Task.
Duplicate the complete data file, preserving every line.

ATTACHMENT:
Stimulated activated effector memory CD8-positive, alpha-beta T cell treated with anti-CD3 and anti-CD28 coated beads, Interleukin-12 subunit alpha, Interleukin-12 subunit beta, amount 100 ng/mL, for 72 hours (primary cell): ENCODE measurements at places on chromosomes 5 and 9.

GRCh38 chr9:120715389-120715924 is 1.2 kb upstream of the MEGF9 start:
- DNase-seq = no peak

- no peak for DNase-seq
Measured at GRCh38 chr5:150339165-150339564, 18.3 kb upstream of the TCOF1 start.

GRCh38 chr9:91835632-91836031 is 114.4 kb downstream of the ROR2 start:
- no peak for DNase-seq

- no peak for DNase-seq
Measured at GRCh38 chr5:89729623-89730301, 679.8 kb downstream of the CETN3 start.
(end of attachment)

Stimulated activated effector memory CD8-positive, alpha-beta T cell treated with anti-CD3 and anti-CD28 coated beads, Interleukin-12 subunit alpha, Interleukin-12 subunit beta, amount 100 ng/mL, for 72 hours (primary cell): ENCODE measurements at places on chromosomes 5 and 9.

GRCh38 chr9:120715389-120715924 is 1.2 kb upstream of the MEGF9 start:
- DNase-seq = no peak

- no peak for DNase-seq
Measured at GRCh38 chr5:150339165-150339564, 18.3 kb upstream of the TCOF1 start.

GRCh38 chr9:91835632-91836031 is 114.4 kb downstream of the ROR2 start:
- no peak for DNase-seq

- no peak for DNase-seq
Measured at GRCh38 chr5:89729623-89730301, 679.8 kb downstream of the CETN3 start.